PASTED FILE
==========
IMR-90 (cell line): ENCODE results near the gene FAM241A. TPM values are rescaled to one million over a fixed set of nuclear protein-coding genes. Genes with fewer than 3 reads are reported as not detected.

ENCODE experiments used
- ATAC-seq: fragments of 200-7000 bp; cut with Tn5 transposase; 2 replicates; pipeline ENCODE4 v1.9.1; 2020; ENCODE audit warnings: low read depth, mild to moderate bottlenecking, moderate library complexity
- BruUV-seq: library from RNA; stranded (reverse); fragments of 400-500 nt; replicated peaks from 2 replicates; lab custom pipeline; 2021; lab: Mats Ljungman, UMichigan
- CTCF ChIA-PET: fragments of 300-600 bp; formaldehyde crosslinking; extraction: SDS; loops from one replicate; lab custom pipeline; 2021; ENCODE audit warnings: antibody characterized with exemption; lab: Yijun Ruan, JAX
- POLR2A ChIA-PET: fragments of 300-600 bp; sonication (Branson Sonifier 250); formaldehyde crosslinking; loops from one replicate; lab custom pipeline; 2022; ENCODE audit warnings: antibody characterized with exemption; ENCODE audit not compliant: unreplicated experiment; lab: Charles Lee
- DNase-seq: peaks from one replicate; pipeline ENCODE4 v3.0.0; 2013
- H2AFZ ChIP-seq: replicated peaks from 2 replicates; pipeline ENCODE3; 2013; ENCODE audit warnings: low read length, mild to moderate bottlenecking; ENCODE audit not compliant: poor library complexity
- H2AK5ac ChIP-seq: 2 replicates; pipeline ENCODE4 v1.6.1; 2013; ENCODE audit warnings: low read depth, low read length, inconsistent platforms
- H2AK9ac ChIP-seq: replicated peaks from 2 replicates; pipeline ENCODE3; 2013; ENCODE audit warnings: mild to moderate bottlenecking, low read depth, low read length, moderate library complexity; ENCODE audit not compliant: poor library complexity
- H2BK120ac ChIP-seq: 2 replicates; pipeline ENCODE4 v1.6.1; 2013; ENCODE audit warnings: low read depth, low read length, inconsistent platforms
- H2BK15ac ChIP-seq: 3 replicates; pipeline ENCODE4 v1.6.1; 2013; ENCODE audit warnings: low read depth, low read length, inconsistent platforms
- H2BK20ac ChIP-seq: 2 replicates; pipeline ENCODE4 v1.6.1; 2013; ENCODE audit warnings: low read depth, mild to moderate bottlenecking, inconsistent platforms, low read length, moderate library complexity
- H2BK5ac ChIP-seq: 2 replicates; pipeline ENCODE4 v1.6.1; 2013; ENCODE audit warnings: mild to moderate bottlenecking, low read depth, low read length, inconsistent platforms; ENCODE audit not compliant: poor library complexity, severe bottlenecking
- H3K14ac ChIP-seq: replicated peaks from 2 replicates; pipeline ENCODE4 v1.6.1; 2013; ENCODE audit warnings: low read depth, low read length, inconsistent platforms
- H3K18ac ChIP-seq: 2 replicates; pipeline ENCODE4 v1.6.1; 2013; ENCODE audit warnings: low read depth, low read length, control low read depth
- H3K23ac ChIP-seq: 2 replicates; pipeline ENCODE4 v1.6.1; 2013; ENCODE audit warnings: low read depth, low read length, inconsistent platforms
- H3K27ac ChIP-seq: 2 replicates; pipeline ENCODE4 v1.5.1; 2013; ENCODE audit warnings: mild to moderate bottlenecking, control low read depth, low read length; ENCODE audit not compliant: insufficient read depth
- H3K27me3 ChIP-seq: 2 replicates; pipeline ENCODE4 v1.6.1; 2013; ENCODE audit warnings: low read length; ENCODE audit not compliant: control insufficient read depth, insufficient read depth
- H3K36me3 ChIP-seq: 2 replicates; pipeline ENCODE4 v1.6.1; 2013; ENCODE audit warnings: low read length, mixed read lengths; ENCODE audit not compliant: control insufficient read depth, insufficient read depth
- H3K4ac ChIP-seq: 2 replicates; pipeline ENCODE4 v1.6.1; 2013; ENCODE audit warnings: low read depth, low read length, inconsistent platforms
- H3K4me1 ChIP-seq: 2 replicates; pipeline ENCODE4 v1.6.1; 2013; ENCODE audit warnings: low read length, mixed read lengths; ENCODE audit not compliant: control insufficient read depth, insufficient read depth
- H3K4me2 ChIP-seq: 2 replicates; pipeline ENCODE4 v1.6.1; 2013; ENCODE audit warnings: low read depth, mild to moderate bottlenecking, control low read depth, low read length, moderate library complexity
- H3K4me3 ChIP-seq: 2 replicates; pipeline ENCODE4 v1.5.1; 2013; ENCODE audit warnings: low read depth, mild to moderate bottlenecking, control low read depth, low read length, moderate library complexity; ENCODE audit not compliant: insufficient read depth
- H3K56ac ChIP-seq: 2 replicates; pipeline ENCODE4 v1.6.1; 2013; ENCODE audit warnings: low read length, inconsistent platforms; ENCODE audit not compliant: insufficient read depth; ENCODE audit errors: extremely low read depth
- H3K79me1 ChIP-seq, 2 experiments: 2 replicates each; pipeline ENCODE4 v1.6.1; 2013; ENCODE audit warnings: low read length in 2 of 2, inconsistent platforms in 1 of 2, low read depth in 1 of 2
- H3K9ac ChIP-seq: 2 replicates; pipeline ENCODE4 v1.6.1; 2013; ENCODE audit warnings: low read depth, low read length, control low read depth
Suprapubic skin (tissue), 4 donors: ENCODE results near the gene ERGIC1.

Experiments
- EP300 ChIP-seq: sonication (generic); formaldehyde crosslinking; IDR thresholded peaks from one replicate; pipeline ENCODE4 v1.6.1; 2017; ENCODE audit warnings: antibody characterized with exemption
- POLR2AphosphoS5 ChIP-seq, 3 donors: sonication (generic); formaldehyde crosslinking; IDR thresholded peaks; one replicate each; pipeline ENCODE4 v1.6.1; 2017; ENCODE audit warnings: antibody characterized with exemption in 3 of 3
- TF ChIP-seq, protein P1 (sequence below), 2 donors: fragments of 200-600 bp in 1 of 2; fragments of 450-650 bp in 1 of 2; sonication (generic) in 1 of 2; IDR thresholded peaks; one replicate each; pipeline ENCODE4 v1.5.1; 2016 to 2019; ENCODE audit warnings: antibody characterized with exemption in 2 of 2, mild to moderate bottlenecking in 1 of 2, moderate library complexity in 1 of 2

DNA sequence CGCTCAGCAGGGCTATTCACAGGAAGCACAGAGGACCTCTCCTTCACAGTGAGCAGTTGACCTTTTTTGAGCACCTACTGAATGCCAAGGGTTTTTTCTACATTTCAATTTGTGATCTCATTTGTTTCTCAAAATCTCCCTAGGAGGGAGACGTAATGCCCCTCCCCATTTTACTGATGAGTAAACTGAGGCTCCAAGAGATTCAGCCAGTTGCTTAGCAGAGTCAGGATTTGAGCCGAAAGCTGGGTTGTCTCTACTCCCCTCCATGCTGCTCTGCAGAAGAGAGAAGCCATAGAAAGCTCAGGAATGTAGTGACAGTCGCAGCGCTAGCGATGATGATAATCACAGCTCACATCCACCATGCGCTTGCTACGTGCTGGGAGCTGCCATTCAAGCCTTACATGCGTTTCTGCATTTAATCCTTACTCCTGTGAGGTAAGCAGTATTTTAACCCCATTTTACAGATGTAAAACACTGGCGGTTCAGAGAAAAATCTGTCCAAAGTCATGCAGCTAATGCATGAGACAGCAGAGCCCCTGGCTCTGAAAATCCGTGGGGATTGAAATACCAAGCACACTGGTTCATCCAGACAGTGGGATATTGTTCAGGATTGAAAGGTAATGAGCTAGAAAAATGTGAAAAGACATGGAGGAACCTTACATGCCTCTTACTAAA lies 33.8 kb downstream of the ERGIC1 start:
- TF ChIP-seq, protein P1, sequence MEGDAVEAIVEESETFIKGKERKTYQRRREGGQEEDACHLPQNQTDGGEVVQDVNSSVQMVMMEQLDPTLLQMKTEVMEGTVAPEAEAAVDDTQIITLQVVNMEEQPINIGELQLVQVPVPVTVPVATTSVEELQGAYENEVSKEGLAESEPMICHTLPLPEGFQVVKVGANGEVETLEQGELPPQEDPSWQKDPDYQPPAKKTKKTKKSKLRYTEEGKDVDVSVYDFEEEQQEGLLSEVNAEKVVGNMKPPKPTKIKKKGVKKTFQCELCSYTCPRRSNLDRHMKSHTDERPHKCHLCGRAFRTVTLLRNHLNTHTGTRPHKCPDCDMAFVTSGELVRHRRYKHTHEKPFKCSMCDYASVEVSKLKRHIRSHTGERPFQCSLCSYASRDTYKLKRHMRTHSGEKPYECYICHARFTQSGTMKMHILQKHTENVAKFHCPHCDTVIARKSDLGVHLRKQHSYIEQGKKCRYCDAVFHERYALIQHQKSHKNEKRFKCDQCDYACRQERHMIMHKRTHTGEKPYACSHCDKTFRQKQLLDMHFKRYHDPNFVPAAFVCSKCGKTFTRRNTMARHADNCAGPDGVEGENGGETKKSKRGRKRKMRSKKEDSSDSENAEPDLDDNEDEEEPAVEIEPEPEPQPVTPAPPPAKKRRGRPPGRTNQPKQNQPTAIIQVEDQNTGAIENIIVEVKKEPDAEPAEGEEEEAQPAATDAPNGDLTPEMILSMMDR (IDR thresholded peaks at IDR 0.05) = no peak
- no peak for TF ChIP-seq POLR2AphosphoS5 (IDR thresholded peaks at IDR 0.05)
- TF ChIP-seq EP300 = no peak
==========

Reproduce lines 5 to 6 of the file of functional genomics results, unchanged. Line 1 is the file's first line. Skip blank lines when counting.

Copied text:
- CTCF ChIA-PET: fragments of 300-600 bp; formaldehyde crosslinking; extraction: SDS; loops from one replicate; lab custom pipeline; 2021; ENCODE audit warnings: antibody characterized with exemption; lab: Yijun Ruan, JAX
- POLR2A ChIA-PET: fragments of 300-600 bp; sonication (Branson Sonifier 250); formaldehyde crosslinking; loops from one replicate; lab custom pipeline; 2022; ENCODE audit warnings: antibody characterized with exemption; ENCODE audit not compliant: unreplicated experiment; lab: Charles Lee